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Women and their vehicles

By Kate Henshaw
Owning a car in Nigeria is a necessity, as it is the most reliable form of transportation. It is not about how many one has in his or her garage (that is if you have a garage), but how useful they are. Should you decide to own more than one car, it is your prerogative and obviously the reasons will vary from household to household, and also from business to business.

One also has to take into consideration the maintenance costs that are part and parcel of the deal. The bigger the car, the bigger the costs involved especially if you are driving within Lagos alongside the thousands of Okadas , Keke Napeps, Danfos and inept drivers that ply the road.

It is no secret that the average Nigerian household back then would have at  least two cars (I do not know if this is still the case since the removal of the supposed subsidy or it could be that the numbers have increased per household); one car would be for the parents, the other for the kids for school.

There are different reasons why one would go out and purchase a vehicle of some sort; it could be through recommendation by someone who has used a particular brand or seeing an advert which promises one that the car in question will deliver what is expected and more.

One thing is for sure, buying a brand new one beats getting a “tokunbo”. Do not get me wrong, I know that not everyone can afford to buy a brand new car. Moreover,the options are plenteous in the “tokunbo” range and most are not bad looking at all but it is always the luck of the draw.

Men and women have different reasons for buying a certain car. For a man, it is more of a status symbol. It is eye candy to have friends come to visit your home and see different machines parked in your home or to see you every now and then behind the wheel of different cars from the very exotic to the average car but for a woman it is for practical reasons though I suspect that that has changed over time. It is a power trip for some women to be seen driving a big truck around (when I say truck, I do not mean the type used in construction sites please). Some women these days like to drive around in large cars.

I laugh inwardly sometimes when I see a sports utility vehicle (SUV) with a small framed lady behind the wheel whose head can barely come up the window. I say to myself “if something goes wrong with that car, I wonder if she will be able to sort herself out”.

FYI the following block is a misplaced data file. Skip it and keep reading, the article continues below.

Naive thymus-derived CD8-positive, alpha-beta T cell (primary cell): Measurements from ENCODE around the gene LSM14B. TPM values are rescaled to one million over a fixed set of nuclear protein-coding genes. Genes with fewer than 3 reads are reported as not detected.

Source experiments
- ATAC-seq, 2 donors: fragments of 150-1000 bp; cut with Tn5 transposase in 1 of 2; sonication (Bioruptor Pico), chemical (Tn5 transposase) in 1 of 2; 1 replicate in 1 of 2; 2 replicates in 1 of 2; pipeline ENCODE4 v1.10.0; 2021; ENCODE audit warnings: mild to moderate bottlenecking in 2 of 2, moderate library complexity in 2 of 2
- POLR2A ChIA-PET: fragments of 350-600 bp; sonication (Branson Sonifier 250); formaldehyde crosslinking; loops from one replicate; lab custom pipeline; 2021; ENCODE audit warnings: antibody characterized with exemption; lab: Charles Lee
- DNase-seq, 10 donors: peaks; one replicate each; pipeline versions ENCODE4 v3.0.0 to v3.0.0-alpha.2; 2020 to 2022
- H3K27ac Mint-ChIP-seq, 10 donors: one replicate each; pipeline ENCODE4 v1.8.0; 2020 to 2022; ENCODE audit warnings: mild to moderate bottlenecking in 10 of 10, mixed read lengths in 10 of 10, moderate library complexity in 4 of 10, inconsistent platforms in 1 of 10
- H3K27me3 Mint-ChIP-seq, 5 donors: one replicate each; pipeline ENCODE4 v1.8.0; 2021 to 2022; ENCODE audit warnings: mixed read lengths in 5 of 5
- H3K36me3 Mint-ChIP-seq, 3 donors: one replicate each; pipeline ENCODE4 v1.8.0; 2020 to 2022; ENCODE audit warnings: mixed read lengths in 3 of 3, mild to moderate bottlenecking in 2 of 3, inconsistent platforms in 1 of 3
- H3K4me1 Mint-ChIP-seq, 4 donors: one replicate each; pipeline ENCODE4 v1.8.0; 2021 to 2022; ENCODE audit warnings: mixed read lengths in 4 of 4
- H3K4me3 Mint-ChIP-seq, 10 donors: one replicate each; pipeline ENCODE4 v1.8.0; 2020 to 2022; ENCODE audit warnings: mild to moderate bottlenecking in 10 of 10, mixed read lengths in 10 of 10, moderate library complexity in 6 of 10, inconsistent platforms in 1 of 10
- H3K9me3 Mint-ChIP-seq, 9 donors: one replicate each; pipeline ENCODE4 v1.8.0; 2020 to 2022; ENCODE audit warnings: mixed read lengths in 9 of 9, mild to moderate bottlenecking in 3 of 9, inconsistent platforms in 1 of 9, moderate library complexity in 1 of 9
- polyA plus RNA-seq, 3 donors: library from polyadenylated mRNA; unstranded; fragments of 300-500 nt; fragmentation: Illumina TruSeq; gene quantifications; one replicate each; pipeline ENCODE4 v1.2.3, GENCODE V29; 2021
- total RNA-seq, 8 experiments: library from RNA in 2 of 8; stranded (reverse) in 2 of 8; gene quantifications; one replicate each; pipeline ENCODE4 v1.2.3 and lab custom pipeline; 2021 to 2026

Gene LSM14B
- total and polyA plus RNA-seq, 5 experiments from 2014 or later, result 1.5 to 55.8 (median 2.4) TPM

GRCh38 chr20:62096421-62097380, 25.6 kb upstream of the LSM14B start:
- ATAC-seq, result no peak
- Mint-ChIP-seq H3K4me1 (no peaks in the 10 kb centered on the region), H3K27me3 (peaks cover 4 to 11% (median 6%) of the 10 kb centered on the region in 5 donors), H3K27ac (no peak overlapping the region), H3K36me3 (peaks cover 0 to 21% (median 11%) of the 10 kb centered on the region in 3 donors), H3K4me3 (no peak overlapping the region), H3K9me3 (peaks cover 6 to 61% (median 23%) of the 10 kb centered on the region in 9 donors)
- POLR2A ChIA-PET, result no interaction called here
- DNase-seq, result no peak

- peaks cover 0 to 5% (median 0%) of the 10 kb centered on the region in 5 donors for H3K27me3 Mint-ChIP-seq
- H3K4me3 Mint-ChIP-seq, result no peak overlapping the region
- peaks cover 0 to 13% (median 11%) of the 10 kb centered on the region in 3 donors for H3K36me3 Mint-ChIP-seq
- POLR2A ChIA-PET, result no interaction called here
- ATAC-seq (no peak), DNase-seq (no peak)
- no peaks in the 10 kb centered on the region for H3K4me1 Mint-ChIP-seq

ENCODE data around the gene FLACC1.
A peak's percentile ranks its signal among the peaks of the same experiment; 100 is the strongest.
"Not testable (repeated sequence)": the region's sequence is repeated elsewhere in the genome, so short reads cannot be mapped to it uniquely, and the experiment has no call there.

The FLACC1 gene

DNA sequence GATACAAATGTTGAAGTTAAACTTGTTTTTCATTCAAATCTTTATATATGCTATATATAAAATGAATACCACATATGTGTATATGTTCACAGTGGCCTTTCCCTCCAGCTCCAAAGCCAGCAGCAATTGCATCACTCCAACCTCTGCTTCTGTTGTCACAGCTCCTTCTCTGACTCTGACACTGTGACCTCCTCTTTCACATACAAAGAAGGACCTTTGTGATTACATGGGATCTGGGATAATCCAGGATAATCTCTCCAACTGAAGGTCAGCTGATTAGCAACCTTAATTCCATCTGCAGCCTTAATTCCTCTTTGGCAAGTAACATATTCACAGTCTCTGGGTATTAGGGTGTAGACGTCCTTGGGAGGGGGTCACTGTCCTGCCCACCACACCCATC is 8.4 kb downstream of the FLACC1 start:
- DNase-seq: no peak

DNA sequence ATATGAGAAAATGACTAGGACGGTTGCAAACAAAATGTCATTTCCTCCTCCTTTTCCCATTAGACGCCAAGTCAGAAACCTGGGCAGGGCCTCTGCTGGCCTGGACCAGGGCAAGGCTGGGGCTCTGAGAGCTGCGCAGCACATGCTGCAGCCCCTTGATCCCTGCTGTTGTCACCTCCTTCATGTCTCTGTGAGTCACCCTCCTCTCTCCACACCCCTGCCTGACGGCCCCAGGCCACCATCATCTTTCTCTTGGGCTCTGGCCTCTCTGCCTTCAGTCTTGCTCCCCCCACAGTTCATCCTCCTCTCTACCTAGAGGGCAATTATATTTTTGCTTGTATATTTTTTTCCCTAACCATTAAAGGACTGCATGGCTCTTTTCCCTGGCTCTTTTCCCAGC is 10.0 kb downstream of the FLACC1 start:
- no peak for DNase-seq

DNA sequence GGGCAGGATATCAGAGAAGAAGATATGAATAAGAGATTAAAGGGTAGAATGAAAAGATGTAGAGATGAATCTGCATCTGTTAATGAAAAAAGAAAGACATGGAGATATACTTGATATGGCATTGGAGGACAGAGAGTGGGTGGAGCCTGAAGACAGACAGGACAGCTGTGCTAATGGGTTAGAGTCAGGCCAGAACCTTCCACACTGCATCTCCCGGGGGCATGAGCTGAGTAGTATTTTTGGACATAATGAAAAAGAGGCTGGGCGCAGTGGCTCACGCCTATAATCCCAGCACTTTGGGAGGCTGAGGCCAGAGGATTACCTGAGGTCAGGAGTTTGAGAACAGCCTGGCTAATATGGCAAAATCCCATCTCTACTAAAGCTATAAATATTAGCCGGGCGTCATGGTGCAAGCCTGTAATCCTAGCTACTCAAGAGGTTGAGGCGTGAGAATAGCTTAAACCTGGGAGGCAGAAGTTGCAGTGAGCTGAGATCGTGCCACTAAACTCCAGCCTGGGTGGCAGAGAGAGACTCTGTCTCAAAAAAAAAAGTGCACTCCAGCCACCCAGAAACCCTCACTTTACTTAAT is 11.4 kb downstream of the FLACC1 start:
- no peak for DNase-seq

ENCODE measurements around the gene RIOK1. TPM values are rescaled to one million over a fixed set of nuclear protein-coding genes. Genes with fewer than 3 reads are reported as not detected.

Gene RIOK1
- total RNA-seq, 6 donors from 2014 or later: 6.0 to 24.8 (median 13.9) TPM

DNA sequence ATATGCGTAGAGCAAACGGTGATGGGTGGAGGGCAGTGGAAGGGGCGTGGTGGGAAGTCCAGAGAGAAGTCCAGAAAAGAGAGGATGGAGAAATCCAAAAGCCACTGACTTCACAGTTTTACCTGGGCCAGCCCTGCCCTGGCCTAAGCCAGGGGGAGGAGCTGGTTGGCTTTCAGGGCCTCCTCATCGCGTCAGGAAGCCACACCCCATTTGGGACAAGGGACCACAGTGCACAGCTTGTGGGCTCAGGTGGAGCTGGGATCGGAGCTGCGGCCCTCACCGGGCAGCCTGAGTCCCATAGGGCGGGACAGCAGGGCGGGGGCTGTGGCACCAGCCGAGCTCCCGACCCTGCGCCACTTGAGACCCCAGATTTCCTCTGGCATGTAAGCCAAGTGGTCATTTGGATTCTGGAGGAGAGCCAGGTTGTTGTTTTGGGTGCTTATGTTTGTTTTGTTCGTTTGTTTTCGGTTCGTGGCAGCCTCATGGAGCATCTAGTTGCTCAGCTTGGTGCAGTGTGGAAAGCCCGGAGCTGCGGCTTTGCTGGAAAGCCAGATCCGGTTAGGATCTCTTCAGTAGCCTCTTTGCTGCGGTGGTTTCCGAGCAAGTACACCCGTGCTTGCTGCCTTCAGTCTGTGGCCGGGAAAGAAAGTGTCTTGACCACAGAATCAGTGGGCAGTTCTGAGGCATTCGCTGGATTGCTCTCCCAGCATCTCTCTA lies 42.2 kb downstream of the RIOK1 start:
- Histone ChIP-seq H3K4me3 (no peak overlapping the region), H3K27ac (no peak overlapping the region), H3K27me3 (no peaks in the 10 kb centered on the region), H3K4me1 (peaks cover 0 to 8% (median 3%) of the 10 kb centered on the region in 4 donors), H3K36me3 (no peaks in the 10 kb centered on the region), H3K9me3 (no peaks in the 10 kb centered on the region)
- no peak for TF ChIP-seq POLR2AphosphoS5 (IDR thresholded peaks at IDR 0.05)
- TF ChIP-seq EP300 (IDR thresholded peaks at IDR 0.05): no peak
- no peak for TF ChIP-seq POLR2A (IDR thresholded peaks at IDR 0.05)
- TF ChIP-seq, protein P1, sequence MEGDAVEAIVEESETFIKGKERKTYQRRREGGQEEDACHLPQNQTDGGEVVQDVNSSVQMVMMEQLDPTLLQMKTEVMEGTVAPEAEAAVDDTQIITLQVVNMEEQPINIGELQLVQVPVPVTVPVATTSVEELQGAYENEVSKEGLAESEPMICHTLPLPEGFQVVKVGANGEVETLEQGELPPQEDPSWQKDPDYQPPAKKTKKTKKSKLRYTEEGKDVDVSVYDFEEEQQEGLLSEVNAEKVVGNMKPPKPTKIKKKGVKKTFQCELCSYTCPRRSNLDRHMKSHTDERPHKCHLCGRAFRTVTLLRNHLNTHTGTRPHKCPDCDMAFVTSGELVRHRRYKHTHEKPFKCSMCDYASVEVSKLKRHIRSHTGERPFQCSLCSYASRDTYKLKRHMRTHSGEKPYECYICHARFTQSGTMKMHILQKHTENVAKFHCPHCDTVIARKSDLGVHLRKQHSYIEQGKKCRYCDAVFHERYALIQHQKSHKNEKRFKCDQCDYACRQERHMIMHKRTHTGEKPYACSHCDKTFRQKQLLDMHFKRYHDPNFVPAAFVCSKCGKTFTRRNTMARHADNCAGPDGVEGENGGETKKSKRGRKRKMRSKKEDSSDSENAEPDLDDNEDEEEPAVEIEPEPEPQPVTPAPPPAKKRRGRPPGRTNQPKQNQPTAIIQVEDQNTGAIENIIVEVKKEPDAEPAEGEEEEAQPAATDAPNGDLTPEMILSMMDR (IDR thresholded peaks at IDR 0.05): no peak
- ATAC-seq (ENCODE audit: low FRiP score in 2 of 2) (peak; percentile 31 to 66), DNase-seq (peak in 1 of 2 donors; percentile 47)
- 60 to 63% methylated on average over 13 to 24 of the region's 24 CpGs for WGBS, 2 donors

Speaking as a woman, I know some women who do not even know where the fire extinguisher is located, let alone the wheel spanner or what to even do with the jack! I believe that if you are a woman and you are a driver worth your salt, you should at least know the performance of the engine of the car you are driving. You should be able to check your radiator and your engine oil for water and oil shortage respectively; gauge your tyres regularly and yes, fill up the tank with petrol.

The reason for this analysis is not far-fetched. I hate to see women being fleeced and taken advantage of by kangaroo mechanics just because they know that women are more gullible so to speak. My driver is always full of admiration when I tell him of a problem I have noticed in the car which he had not taken note of. My car had just been serviced and brought back home.

I decided to take it for a drive to visit a friend and by the next day I told him there was something wrong with the bearing on one of the tyres, he looked at me with that look that said, “this woman don come again o”,but by the time he took it back to the mechanic, he confirmed my diagnosis.

I have sometimes gone underneath the car to check what is going on there. I know when my brake pads need changing because there is that grinding sound while driving. It is also very important to know the difference between a 4X4, and a saloon car.

Why you must think? I take the supposed alternate route in Oniru estate when am driving from my home to Victoria Island, it is bumper -to-bumper traffic most times, no surprise there but there is also another route through the sands on the waterfront parallel to the road. I decided to try it out one day with a bit of trepidation though. I was driving a 4X4 and changed the gear to the appropriate mode for driving on sand.

As I went by, I could see the boys that had gathered by the side, watching me with beady eyes to see if my car would get stuck so they could “rescue” me.

They were waiting with bated breath more so because this prey was a woman. It was with glee on my face that I drove out to the hard surface of the main road on the other side and I could not help but look back to see the disappointment on their faces that I had made it across!

The reverse would have been the case if I decided to take a vehicle that was not suited for that terrain. Lord knows they would have collected a huge sum of money from me to help me out. Thanks to my ONGA branded 4X4.

 

 


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